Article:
The impact of electoral alliances on local elections

Published 15.12.2018 02:23
Updated 15.12.2018 09:54

Turkey's political system has recently undergone a fundamental change. Going back to the Imperial Edict of Gülhane, the 150-year-long parliamentary system has been replaced by a brand new presidential system. It will take time for us to fully grasp the administrative significance of this structural transition and what effects this massive transformation in Turkey's political system will have in the long run. It also remains to be seen how these dramatic changes in each political realm, from the administrative structure of the state to the role and status of political parties, will pan out.

In the field of urban management, it is well-known that a proper line of planning might bring forward urban tranquility, while an improper one will conclude with urban discontentment or even chaos. In a similar vein, a line of planning in an urban realm brings about among its residents either a feeling of security or insecurity strengthens either the feeling of coexistence or alienation.

As in urban management, fundamental changes in political management have drastic repercussions in political and social life. One of the prospective consequences of such a massive political transformation will appear in the long run as the weakening of the significance of political parties and the strengthening of the role of the presidency and presidential elections.

Still, one of the immediate consequences of the new presidential system has been realized in electoral alliances. In the former parliamentary system, the political party that received the majority of the votes formed the government. In the current presidential system, on the other hand, the government can only be established by political parties that could secure at least 51 percent of the votes. Thus, electoral alliances between political parties have become permanent political alliances.

Escalating between the electoral bar of 40 percent and 50 percent, the Justice and Development Party (AK Party) took at least 40 percent of the votes thanks not only to its services and investments but also to its accurate communication with the Turkish electorate. In the periods when the Turkish economy was booming, the AK Party's votes even reached above 50 percent. It is, in fact, a curious fact that when the ruling AK Party lost some of its votes, such electoral losses were not due to strong criticism ofopposition political parties, but worsening economic conditions. What's more, these votes always turn back to the AK Party's ballot box as soon as economic indicators have recovered.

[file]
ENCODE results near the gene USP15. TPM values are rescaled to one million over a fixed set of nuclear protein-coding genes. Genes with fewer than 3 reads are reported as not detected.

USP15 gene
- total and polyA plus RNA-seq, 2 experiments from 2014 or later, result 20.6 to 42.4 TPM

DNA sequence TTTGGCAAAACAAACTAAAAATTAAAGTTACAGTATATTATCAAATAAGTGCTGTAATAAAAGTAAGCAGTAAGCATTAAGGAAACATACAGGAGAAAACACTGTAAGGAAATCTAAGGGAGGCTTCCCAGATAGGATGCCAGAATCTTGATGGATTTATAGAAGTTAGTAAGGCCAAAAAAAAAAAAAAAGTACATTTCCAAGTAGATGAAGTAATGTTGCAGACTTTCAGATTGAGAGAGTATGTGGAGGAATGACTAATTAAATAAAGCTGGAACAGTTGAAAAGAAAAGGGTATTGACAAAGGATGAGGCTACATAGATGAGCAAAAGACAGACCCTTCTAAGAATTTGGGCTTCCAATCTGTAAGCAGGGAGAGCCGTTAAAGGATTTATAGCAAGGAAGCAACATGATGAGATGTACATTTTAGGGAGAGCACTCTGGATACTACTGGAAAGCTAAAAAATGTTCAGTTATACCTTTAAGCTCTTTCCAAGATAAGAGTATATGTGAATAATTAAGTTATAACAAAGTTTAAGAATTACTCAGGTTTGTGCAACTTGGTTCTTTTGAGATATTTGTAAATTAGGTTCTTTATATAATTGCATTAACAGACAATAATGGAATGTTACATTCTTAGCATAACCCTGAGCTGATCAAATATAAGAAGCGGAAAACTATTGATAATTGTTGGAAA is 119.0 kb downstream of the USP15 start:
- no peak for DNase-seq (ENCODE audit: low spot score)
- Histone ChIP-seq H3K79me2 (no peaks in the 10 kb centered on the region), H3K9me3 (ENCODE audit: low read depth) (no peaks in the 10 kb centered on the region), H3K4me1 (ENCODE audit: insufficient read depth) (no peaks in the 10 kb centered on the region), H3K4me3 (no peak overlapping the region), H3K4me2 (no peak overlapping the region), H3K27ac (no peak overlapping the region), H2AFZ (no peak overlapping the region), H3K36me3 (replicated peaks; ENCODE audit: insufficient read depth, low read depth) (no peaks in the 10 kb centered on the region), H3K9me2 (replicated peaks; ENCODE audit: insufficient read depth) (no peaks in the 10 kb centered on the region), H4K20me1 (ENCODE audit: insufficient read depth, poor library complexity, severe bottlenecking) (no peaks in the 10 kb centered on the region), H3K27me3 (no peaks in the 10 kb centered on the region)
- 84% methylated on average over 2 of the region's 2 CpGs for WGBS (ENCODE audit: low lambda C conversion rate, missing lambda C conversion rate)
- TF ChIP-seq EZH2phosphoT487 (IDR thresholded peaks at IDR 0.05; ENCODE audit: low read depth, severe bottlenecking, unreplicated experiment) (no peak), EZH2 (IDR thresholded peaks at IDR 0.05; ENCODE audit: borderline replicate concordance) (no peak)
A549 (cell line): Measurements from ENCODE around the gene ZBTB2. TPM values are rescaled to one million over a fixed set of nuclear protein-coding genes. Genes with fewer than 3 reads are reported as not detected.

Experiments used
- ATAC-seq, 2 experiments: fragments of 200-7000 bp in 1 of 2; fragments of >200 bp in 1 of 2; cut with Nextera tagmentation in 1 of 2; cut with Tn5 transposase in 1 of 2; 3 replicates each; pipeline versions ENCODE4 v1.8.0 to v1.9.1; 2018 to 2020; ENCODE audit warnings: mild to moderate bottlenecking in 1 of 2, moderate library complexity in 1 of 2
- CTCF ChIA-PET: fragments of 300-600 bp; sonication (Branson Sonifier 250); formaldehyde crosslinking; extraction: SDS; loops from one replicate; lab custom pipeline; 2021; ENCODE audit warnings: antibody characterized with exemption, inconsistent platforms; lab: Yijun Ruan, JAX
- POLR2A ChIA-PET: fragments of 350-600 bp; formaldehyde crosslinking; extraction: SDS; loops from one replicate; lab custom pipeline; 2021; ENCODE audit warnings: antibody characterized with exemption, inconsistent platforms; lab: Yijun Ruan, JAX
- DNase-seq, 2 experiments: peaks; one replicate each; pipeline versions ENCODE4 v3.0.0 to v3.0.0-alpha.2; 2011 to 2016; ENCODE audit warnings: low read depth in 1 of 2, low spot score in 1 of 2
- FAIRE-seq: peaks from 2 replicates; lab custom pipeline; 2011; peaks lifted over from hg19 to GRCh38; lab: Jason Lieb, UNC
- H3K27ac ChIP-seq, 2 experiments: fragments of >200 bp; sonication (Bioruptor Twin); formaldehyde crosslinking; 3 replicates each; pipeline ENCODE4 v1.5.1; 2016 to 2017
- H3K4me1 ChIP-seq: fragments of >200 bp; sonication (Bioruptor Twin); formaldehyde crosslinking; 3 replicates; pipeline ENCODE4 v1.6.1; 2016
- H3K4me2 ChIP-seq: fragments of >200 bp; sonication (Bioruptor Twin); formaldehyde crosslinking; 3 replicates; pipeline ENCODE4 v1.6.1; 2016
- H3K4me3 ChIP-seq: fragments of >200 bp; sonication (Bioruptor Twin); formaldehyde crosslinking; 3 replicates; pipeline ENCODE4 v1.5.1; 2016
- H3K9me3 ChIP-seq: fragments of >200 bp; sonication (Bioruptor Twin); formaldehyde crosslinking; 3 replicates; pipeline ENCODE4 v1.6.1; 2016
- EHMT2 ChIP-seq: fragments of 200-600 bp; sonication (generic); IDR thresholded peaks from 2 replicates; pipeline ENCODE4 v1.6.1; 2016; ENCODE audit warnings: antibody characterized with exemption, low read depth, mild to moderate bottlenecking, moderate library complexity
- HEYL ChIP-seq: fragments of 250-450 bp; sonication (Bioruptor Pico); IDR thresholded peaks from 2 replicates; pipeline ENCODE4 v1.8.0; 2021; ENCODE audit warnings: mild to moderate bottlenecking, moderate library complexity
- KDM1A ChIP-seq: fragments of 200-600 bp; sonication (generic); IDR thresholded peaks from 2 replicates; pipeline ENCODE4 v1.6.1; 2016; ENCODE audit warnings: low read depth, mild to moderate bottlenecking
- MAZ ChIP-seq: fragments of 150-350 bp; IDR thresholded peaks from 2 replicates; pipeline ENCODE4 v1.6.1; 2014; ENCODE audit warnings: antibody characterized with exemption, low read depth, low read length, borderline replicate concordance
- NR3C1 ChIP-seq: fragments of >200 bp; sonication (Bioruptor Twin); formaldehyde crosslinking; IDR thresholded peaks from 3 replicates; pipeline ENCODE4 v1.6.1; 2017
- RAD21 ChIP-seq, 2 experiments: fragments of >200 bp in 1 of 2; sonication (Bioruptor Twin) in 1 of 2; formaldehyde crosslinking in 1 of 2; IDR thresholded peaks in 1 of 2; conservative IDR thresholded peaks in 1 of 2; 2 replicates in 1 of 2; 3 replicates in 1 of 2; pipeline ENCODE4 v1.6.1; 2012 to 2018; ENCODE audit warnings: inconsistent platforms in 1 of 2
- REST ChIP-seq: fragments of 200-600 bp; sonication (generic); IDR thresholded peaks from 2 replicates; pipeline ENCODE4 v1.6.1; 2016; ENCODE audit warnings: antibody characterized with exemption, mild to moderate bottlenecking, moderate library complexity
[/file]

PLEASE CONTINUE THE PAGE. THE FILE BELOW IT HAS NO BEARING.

Local elections will not be exempt from the impact of the new presidential system. Between the 1980s and 1990s, when the political spectrum had been highly disorganized, a political party could have easily won the mayor's office of a city by taking as low as 25 percent of the votes. For instance, Recep Tayyip Erdoğan won the Istanbul metropolitan municipality election with 25 percent of the votes, when his main rivals, the Motherland Party's (ANAP) İlhan Kesici and Republican People's Party (CHP) Zülfü Livaneli took 22 percent and 20 percent of the votes, respectively. Therefore, an unexpected candidate could have won a municipality, while a seemingly insignificant change in electoral realignment could have changed the winner of local elections in a particular city. One day before the local elections of 1994, no newspaper predicted the electoral triumph of the Welfare Party. Although these newspapers were undoubtedly pursuing a politically biased brand of journalism, the disorganized structure of the political spectrum had rendered the elections open to surprise.

Both the ruling AK Party and the main opposition CHP have been strong in Istanbul, İzmir and Ankara where the winner has traditionally taken almost 50 percent of the votes. Thus, both the AK Party and the CHP feel obliged to raise their votes to win Turkey's main metropolitan municipalities. Although the Nationalist Movement Party (MHP) succeeds in protecting its votes, its rivalry with the Good Party (İP) raises difficulties for both of these Turkish nationalist political parties in winning a municipality single-handedly. As a result, electoral alliances emerge not merely as beneficial, but mainly as indispensable for all political parties. Although the Peoples' Democratic Party (HDP) has not yet included in any electoral alliance, the CHP requires their support to win at least the invaluable municipality of Istanbul.

Therefore, the CHP seems to be caught between a rock and a hard place. According to electoral surveys conducted by the GENAR Research Institute, 70 percent of the CHP's grassroots are strongly against the formation of an alliance with the Kurdish nationalist HDP. Nonetheless, the CHP will certainly form a tacit alliance with the HDP in Istanbul. In short, each political party will compete in local elections with the motives determined by the new presidential system.

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